I visited my doctor for an annual exam in late May of this year. Since that date, I have received six pieces of snail mail correspondence and multiple ems from that practice. Yes, I am enrolled in that practice's electronic medical records system.
So, we certainly have use — but is any of it meaningful? Almost all of the correspondence is duplicative and at cross purposes. On the same day, the system produced two different and contradictory reminders of my need for an appointment in several months based on conflicting reports on my last visit, etc.
It is not that I am surprised that quality control measures like patient appointment reminders ("You are due for a visit by X date") can get messed up, but I was surprised by the admission of everyone involved (because I asked!) at front desk, at lower level provider, and at clinical encounter that they had no knowledge of how to update or correct the system.
And so the flood of correspondence continues unabated: either I had my last well woman visit in August of 2014 or August of 2013, right? And I am either timely for an appointment in August of 2015 or not, right?
Could someone please stop sending me highly contradictory advice on when next to visit the practice and completely contradictory statements of what tests or procedures I need on my next visit? I mean, if my doctor and I agree that— all things considered— I accept the risk of moving away from an annual mammogram, shouldn't that be noted in my file? Then, why all the notifications crying out in fear that I am now "late" for my annual mammogram.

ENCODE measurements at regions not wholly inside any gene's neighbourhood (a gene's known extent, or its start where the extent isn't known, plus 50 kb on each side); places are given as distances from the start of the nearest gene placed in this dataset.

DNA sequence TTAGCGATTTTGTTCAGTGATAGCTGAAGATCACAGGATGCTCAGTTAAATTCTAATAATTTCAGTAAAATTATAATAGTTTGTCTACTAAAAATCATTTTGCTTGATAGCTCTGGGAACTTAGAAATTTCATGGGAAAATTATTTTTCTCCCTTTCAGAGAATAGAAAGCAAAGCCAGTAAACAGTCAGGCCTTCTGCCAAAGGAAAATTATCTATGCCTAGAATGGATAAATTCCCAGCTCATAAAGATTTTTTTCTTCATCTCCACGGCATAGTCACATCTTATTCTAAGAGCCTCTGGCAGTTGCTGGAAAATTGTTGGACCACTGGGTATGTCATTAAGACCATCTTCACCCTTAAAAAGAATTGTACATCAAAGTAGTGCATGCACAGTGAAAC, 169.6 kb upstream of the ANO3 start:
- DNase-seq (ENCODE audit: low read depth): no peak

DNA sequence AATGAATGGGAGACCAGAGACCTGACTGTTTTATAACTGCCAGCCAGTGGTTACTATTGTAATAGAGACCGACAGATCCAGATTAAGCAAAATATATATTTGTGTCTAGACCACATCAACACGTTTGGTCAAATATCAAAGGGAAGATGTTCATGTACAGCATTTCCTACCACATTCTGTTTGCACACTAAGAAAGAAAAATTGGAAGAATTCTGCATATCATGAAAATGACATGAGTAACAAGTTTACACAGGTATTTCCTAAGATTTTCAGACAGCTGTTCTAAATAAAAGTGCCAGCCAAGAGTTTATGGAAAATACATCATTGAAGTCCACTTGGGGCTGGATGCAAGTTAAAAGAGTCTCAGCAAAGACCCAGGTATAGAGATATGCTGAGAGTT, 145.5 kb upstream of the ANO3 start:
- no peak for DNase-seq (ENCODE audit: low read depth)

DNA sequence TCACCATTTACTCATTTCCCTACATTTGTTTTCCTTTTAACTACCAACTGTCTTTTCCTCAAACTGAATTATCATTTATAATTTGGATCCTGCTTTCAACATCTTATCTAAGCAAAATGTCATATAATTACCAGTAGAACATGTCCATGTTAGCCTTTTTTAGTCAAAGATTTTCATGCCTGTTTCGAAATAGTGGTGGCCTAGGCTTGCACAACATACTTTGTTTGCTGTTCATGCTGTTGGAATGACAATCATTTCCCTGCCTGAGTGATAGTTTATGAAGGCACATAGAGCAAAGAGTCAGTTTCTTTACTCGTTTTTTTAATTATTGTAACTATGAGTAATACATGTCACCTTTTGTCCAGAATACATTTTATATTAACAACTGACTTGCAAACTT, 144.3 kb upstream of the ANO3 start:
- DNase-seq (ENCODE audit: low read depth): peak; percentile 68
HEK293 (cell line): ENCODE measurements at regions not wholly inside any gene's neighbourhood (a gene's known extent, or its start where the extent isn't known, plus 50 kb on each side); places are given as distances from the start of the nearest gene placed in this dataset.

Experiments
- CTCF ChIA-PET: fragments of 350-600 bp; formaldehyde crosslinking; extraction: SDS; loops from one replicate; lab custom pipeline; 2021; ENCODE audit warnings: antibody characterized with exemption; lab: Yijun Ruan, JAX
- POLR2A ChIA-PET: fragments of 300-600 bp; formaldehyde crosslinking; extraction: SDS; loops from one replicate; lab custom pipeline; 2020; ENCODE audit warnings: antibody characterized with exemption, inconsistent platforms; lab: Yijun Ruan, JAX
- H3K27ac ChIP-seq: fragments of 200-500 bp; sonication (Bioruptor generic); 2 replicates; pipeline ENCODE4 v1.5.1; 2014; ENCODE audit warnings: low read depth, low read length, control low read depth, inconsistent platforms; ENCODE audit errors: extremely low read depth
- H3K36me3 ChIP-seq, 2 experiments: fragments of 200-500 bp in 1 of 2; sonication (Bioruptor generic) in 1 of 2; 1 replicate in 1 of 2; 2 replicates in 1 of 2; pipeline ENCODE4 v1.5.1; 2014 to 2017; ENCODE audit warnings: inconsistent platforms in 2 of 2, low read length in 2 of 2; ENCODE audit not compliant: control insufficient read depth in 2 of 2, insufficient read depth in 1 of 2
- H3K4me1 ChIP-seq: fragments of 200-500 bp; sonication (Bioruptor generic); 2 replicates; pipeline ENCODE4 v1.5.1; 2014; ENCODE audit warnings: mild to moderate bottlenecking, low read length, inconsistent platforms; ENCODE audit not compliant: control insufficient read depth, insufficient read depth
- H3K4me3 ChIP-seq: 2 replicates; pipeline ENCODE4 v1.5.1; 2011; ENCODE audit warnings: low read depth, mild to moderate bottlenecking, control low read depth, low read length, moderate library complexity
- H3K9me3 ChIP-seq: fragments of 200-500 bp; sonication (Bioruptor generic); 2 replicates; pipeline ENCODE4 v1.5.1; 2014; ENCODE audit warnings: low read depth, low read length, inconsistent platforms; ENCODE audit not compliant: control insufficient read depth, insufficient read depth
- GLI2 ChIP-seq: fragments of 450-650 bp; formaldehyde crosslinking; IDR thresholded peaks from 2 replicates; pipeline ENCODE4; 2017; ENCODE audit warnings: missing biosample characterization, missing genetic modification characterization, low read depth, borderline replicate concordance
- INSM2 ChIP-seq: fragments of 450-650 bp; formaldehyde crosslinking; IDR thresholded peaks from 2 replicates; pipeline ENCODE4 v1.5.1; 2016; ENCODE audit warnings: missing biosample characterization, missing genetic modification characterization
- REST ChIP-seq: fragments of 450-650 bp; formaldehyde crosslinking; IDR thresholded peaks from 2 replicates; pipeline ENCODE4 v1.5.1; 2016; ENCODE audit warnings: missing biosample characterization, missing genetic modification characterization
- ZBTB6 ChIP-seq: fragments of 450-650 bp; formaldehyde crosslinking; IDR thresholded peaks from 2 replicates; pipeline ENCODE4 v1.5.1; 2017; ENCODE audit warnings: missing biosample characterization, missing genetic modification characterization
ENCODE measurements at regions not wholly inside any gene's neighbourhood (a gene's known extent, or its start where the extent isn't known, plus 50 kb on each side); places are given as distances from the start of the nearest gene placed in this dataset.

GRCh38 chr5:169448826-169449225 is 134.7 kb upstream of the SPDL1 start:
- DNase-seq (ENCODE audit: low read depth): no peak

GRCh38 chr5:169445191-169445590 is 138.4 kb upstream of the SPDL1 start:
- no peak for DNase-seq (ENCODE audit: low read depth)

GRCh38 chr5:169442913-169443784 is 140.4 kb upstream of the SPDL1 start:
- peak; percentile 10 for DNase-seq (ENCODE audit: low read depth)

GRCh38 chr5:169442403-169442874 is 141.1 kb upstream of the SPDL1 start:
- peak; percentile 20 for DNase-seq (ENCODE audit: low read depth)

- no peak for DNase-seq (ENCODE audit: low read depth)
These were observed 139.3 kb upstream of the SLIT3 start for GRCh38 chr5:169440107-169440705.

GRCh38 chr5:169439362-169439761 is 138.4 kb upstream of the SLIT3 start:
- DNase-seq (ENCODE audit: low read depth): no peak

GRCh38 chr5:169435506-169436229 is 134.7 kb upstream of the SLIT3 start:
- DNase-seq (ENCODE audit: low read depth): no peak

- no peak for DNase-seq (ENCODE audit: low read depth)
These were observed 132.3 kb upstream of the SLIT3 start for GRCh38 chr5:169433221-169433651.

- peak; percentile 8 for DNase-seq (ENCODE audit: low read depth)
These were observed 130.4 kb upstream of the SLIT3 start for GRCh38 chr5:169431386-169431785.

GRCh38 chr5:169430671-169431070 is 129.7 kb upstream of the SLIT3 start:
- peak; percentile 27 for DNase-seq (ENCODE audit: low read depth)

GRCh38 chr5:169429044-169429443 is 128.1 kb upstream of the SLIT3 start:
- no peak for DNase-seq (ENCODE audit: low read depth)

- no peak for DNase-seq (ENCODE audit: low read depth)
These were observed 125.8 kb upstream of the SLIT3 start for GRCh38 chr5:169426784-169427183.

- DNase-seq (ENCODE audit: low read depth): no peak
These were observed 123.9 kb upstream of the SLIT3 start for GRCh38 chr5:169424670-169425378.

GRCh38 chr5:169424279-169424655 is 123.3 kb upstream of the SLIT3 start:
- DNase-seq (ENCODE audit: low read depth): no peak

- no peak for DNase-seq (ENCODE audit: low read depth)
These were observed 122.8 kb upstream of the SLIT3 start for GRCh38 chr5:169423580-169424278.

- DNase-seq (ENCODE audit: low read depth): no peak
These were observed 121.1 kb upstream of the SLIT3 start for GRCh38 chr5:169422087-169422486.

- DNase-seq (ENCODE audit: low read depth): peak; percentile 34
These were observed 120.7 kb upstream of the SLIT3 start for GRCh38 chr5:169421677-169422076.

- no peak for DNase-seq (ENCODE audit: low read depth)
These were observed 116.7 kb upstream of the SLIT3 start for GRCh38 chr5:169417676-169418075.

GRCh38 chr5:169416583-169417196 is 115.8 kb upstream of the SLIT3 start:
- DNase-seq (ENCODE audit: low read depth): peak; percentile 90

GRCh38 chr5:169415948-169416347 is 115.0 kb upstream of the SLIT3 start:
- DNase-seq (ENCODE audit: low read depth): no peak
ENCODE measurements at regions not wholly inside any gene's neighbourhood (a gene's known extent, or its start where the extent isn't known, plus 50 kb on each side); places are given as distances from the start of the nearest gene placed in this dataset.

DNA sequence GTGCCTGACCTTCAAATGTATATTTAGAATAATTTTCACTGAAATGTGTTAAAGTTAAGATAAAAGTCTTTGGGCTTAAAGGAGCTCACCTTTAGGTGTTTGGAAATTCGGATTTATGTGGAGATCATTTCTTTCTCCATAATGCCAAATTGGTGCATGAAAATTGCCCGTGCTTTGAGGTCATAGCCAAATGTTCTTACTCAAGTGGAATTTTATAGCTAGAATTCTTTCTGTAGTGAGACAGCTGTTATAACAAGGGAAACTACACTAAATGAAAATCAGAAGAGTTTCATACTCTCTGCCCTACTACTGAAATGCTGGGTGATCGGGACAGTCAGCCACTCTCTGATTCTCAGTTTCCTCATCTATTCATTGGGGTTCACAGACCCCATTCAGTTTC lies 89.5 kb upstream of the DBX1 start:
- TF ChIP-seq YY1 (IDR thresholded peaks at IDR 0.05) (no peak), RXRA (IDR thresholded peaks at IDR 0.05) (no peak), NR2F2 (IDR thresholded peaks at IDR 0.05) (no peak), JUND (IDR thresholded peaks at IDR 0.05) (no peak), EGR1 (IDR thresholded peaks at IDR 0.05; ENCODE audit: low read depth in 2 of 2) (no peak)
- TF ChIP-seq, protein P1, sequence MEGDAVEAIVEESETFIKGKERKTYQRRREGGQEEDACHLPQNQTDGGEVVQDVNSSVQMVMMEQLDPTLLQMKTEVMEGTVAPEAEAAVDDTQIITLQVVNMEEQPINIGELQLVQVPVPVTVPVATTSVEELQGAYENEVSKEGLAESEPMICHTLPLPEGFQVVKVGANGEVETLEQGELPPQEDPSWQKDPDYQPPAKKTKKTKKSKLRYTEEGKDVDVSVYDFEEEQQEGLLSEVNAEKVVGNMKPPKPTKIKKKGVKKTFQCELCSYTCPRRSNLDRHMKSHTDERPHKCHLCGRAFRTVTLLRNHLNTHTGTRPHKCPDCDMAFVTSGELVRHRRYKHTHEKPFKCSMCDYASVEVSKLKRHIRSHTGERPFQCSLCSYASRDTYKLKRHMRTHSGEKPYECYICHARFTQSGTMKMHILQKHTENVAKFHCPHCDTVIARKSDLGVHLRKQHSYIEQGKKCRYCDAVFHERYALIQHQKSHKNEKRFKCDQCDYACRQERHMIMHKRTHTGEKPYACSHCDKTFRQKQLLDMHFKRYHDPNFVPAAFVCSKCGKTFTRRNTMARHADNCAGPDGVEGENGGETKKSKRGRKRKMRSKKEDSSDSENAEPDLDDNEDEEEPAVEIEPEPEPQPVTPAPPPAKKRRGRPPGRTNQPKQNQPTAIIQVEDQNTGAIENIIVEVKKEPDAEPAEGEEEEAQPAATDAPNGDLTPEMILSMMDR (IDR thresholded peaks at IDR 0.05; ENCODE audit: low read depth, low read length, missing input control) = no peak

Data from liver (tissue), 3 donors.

At some point, the electronic medical record has to be my electronic medical record, documenting my negotiated decisions with my practitioners and not just a barrage of notices from somebody's best practices checklists. What's that you say? None of the meaningful use protocols stress EMR accuracy?
So, if the electronic medical record I have is almost completely detached from memorializing my clinical encounters, is it still meaningful use for which my provider ought to be rewarded by my insurer? Or, is it more like meaningful abuse?
1 thought on “Does This Count as Meaningful Use?”
The EMR rollout has been an operational nightmare and a regulatory fiasco. And expensive. Check with the MGMA and other groups if you doubt this.
Some minor good news, I am getting multiple reports that lost physician productivity is slowly coming back, although one would not guess that from speaking with physicians.
The meaningful use regulations may be the single most convoluted sets of administrative regulations ever written (and I have been reading admin regs for about 40 years).